It is estimated that more than 300,000 babies were adopted in Australia over a sixty-year period, beginning in most states in the late 1920s. By virtue of their mother’s signature on a piece of paper, even if the mother was not of legal age, the babies became the children of other people. There is substantial evidence that many new mothers did not willingly sign the papers and were tricked into signing away their rights and those of their children (Human Rights and Equal Opportunity Commission 2012; Standing Committee on Social Issues 2000). The children only gained legal rights when their new parents officially adopted them through state and territory courts. Governments of the day were bi-partisan in their support of adoption, which was seen as a simple way to rid society of unwanted children, and at the same time solve the problem of couples that desired children of their own, but had no joy in making them. A similar argument is used today in relation to the right of adults to engage surrogate mothers to craft a family for them. It was also a convenient way to publicise the ‘populate or perish’ message by making a family a realisable commodity that even the barren could achieve. Australia was a vast land needing workers to exploit its natural and introduced resources. Migrants provided much-needed labour after the Second World War to achieve reconstruction and industrialisation, with large infrastructure projects built almost entirely by newly arrived migrants. In 1945, Minister for Immigration, Arthur Calwell as cited in Ozdowski (2013) wrote:


If the experience of the Pacific War has taught us one thing, it surely is that seven million Australians cannot hold three million square miles of this earth’s surface indefinitely.


The old cry ‘populate or perish’ won new currency with all major parties and mass migration started.


Until the 1920s, informal fostering or adoption was commonplace and proved an adequate solution for a chronic problem. It required only the auspices of a mediator, often the matron or registrar of a home or hospital, a list of willing parents-to-be, and the consent, informed or otherwise, of the mother. Records were as good as the hospital registers. The foster or ‘adopting’ parents had access to information about their baby’s mother, and vice versa, and in many cases met each other in the ‘lying-in’ period and exchanged their hopes for the infant. ‘It was legal and also quite common, for people involved in an adoption to share information about each other’ (Department of Families and Community 2009).


In the late 1920s, a campaign began to legalise adoption because of the expressed concerns about how best to protect the interests of adoptive parents. The interests of birth mothers and adopted children were also considered, or so it was claimed at the time (Higgins 2012). Clearly, this consideration for the birth mothers and their children would have been very different from the considerations that prevail today.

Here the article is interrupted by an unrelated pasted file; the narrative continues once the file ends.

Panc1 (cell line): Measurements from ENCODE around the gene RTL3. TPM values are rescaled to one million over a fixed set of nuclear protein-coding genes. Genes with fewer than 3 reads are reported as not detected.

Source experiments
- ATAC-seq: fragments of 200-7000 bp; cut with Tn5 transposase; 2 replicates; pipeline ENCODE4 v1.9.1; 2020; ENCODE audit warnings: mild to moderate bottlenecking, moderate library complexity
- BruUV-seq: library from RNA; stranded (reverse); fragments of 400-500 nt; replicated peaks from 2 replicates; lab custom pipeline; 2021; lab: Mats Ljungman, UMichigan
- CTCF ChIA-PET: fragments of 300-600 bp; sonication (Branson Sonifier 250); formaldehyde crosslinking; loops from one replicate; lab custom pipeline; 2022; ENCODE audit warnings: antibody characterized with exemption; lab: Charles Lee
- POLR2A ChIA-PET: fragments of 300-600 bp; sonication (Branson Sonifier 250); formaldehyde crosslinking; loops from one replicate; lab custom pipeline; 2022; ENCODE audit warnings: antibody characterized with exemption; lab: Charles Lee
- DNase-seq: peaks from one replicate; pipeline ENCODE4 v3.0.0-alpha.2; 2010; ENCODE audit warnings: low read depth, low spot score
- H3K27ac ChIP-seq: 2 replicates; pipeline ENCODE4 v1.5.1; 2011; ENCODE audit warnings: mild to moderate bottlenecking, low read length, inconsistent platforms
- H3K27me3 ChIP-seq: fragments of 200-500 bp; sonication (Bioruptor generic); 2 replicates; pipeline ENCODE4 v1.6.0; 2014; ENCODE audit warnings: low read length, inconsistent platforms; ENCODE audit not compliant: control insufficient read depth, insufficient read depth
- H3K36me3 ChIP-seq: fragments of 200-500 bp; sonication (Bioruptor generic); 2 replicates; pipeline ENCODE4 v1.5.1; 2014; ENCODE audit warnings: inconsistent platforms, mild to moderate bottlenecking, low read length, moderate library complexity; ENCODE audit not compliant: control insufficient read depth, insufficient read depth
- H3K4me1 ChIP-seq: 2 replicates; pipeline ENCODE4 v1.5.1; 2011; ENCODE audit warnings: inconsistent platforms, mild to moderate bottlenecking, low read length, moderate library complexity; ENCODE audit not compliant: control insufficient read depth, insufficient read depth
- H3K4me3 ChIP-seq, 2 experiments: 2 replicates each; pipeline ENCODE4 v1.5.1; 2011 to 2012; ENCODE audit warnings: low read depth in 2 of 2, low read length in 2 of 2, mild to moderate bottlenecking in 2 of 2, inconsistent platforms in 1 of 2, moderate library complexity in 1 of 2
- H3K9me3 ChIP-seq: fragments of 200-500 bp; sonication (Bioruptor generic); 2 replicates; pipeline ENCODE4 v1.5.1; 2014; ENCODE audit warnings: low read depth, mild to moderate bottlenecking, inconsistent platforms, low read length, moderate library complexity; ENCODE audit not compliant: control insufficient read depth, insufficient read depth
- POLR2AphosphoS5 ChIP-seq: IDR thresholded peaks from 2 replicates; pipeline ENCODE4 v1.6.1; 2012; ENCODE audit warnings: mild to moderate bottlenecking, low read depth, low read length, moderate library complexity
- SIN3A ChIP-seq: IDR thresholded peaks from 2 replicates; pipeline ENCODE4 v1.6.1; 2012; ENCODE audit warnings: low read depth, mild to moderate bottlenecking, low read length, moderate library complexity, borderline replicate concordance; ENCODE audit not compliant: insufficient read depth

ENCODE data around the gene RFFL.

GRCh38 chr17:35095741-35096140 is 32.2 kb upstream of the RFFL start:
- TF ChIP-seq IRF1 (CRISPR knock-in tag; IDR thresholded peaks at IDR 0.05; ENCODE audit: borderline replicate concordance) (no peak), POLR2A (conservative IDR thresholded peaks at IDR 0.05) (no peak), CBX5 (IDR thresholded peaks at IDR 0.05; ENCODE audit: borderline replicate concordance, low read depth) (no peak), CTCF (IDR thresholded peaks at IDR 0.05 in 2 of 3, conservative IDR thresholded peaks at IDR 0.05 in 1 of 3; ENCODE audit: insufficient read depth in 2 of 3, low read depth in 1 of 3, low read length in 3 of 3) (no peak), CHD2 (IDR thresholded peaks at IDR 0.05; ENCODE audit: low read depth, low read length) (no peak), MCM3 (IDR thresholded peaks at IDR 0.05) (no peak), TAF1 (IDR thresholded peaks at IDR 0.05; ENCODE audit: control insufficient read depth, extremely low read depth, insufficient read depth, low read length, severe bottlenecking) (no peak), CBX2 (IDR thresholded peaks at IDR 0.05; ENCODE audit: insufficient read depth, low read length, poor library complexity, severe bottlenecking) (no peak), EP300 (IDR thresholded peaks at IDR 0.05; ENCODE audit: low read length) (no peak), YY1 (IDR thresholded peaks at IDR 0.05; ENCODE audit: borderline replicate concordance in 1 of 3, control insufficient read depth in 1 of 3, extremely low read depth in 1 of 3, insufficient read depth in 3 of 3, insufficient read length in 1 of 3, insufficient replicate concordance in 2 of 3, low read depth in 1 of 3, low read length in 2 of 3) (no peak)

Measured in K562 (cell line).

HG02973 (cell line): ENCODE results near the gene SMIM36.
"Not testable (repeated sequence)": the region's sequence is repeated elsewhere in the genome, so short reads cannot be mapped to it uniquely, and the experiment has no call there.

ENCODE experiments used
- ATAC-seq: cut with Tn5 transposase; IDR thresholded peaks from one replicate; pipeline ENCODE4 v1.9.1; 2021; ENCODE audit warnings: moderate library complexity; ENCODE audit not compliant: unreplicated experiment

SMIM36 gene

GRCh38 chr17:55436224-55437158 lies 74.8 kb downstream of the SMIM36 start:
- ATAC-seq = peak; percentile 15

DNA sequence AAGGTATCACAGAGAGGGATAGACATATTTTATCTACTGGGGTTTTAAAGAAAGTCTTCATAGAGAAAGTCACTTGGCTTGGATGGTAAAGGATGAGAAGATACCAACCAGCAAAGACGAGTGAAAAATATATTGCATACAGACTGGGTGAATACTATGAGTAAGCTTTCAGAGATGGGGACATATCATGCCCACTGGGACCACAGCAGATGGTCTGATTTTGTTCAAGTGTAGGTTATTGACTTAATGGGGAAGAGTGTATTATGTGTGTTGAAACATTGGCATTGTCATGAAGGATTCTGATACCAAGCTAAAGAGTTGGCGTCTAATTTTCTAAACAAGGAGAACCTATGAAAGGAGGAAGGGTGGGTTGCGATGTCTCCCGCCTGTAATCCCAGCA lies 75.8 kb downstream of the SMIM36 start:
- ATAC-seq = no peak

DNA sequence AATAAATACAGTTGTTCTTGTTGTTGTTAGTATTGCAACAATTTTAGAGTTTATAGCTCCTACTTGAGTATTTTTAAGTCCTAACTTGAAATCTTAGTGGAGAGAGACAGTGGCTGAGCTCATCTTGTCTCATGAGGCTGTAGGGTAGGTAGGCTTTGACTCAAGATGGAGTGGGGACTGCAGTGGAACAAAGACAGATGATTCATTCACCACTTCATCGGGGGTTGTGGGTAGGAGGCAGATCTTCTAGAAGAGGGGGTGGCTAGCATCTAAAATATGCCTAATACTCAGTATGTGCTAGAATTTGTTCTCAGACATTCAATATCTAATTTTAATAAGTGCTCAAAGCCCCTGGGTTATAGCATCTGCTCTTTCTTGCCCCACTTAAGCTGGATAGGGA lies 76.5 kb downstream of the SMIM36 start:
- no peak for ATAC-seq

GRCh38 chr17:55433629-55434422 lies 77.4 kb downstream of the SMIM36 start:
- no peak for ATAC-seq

Formal adoption legislation designed to introduce secrecy, called ‘closed adoption’, was passed in Victoria in 1928, following South Australia’s lead in 1926 (Higgins 2012). Secrecy was enshrined as a response to the stigma attached to illegitimacy. For many agencies working in the adoption field, it became paramount to achieve a good physical match between child and parents, so that the child could substitute for a biological child. This practice cannot be argued to be in the best interests of the child, as it inferred intent to keep children ignorant of their identity.


Laws changed again in the 1960s to further restrict information. Birth certificates, re-issued as ‘extracts’, only included the name and details of the adopting parents, again reinforcing that the adopted baby was the biological product of the marriage. Whispers and rumours may have floated on the air about so and so’s child, but in most households and communities, lips were sealed, and so the children grew up believing they were the natural progeny of their parents, just like any other kids. Many adoptees say they knew there was something different, and report feelings of unease and distance, but were unable to pin their disquiet to any particular event. Often they were told that it was a normal childhood fantasy to imagine parents had adopted them, or that adopted people looked different, and as they did not look different, they therefore could not possibly be adopted. This was the point when silence transformed itself into untruth.


Records were kept as minimal as possible. In some cases they obliterated the biological trail altogether, hence a generation of people born in the post-war years in Australia were denied access to their identity. These people must rely on the good will of their relinquishing mothers to make some sense of their birth. A woman giving evidence at a 1999 inquiry into adoption practices in New South Wales from the 1950s to the present (New South Wales Parliament 1999, p. 170), stated:


I want to say one last thing and that is I think that the mother was silenced and I think the child was silenced. As a teacher I taught a lot of adopted children and I usually found that, around about 13 to 15, there was a restlessness, there was a sort of inquiring: Who am I really?